University of Minnesota
University of Minnesota

Go to chemistry home page.


Professor Truhlar's 1,000th journal article published

Recent research from the research group of Professor

Regents Professor Donald Truhlar's 1,000th journal article has been published. The article, Adsorption on Fe-MOF-74 for C1‒C3 Hydrocarbon Separation, was co-authored Pragya Verma, graduate student research assistant, and Xuefei Xu, Ph.D., postdoctoral associate. It was published in the May 22 edition of The Journal of Physical Chemistry C, and can be found at

Truhlar has also written 84 book chapters for a total of 1,084 publications. According to the Web of Science, his index factor is 118, and his papers have been cited 64,294 times.

Truhlar is one of the University of Minnesota Department of Chemistry's most distinguished professors and researchers, and is one of the top physical chemists in the world. He has received many prestigious awards and honors for his research and his seminal contributions that have advanced and transformed chemistry and chemical physics.

His contributions to the scientific community include serving as an associate editor for the Journal of the American Chemical Society and editor of Computer Physics Communications. Truhlar also is a member of the National Academy of Sciences of the United States of America, and the International Academy of Quantum Molecular Sciences. He is a fellow of the American Association for the Advancement of Science, the American Physical Society, the American Chemical Society, the Royal Society of Chemistry, and the Minnesota Supercomputing Institute.

Truhlar is a member of the Department of Chemistry's Chemical Theory Center, and a co-investigator in the Nanoporous Materials Genome Center collaborative based on the University of Minnesota.

The abstract for the 1,000 paper from Truhlar and his research group is: "An increase in demand for energy efficient processes for the separation of a mixture of hydrocarbons drives the need for understanding metal-organic frameworks (MOFs) that can provide better non-cryogenic alternatives for the fractionation of hydrocarbon mixtures. Here we study the structure and properties of a metal-organic framework, Fe-MOF-74, and its effectiveness to separate C1-C3 hydrocarbon mixtures. The binding of these hydrocarbons to the open metal sites of Fe-MOF-74 has been investigated using a meta-generalized gradient approximation density functional, M06-L, which has previously been validated for systems containing transition metals. For interpretive purposes, charge model 5 (CM5) is used to determine the partial atomic charges on the metal cations and the oxygen atoms of the ligands surrounding these metal centers. Our computations show preferential binding to the metal center of Fe-MOF-74 of unsaturated hydrocarbons over saturated ones in agreement with experimental results and the calculated binding energies are in semiquantitative agreement with experiment. The results are analyzed in terms of various factors contributing to the binding, including structural distortion, electrostatics, damped dispersion, charge transfer, back bonding, and ligand field effects on the d orbitals. The CM5 charges are not sensitive to small differences in structure."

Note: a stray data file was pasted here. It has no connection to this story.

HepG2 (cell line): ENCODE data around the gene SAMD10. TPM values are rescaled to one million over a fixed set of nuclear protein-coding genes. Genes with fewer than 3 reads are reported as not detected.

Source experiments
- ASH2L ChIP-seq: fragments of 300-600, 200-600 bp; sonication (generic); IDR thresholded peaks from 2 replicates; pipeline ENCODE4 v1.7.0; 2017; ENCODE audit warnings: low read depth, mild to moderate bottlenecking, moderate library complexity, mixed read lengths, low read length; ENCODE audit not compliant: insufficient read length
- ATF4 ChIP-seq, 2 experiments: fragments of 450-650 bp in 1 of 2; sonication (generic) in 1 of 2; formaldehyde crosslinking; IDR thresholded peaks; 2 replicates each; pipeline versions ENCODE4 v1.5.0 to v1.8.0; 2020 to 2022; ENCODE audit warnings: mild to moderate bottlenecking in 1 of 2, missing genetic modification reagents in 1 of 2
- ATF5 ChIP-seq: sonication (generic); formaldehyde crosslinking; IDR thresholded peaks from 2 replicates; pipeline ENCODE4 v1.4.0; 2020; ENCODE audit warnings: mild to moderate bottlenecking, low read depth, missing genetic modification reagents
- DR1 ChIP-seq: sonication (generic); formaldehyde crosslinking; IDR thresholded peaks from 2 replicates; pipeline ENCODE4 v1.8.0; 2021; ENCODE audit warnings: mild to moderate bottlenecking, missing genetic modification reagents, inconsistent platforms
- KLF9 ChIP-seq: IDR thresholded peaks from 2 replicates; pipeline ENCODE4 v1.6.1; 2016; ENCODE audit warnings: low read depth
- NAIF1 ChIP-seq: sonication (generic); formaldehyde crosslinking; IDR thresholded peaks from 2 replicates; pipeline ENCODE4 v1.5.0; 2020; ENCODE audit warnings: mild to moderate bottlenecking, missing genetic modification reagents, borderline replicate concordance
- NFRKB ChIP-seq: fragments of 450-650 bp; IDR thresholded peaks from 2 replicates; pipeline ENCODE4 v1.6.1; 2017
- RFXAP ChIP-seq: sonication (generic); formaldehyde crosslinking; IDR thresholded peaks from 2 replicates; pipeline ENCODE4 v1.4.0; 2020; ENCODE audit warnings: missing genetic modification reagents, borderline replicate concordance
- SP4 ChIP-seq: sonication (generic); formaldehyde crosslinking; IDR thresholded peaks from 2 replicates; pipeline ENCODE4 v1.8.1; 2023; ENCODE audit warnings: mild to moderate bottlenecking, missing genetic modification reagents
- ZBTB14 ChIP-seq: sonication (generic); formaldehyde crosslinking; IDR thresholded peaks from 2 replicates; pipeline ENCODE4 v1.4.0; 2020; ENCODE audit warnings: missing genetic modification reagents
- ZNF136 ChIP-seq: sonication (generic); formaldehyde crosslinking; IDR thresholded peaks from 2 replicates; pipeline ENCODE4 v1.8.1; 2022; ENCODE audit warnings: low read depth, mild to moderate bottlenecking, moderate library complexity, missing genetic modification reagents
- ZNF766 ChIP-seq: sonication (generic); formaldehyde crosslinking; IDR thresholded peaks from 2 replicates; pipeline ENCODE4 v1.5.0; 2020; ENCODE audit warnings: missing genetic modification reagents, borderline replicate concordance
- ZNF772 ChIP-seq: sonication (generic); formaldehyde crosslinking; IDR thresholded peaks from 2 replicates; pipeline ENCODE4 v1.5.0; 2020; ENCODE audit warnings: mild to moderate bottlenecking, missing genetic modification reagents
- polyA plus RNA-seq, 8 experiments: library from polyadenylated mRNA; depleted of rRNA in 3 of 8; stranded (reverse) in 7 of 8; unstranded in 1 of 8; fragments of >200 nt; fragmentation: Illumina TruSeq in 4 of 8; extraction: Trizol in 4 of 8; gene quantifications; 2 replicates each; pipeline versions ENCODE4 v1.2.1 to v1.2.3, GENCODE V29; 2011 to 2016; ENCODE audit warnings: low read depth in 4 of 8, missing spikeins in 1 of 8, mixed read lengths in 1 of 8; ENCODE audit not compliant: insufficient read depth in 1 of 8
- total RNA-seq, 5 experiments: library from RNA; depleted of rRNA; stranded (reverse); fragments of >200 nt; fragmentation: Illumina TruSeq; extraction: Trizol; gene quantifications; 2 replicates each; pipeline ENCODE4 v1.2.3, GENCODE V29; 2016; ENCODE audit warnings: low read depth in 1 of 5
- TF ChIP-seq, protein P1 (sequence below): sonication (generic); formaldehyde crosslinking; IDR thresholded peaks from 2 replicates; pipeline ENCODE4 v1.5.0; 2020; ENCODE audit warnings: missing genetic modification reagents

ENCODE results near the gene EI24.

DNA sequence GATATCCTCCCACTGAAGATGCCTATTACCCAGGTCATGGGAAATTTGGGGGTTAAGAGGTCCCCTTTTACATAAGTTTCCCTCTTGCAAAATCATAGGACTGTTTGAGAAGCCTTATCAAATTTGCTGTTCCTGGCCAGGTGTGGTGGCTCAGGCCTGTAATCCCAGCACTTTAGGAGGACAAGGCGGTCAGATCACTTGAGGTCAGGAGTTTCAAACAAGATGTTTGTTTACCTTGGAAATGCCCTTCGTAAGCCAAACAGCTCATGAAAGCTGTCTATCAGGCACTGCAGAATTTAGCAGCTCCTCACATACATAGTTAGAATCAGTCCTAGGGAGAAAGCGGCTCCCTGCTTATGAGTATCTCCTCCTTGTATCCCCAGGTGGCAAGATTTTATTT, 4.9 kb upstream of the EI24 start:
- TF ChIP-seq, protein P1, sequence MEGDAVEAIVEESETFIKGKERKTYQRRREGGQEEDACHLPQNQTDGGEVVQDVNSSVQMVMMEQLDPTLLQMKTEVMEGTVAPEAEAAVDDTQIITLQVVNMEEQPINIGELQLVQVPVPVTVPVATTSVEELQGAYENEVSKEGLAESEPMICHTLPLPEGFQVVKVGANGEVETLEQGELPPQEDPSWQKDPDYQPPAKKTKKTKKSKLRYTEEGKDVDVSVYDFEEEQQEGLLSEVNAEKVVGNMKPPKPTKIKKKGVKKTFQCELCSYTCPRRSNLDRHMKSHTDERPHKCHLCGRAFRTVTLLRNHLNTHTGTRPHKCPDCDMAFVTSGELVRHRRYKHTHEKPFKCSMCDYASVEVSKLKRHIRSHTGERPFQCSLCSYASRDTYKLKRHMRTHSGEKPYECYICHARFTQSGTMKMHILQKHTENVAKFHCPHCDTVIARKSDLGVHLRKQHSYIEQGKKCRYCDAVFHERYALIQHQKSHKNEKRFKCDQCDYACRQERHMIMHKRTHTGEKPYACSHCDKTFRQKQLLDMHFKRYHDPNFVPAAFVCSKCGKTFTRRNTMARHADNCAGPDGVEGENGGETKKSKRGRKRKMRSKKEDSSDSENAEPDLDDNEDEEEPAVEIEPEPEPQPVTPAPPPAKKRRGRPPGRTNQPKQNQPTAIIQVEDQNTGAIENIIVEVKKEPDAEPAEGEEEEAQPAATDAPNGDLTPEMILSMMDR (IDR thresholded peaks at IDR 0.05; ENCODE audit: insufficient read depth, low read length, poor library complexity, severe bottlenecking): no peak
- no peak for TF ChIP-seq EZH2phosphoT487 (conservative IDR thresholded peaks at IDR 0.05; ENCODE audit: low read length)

Fig. 1. Structure of Fe-MOF-74 showing hexagonal channels with the vertices of the channel consisting of three rows of iron centers and the sides consisting of the organic linker, 2,5-dioxido-1,4-benzenedicarboxylate (dobdc4‒). [Color code: Violet = iron, Red = oxygen, Gray = carbon, White = hydrogen]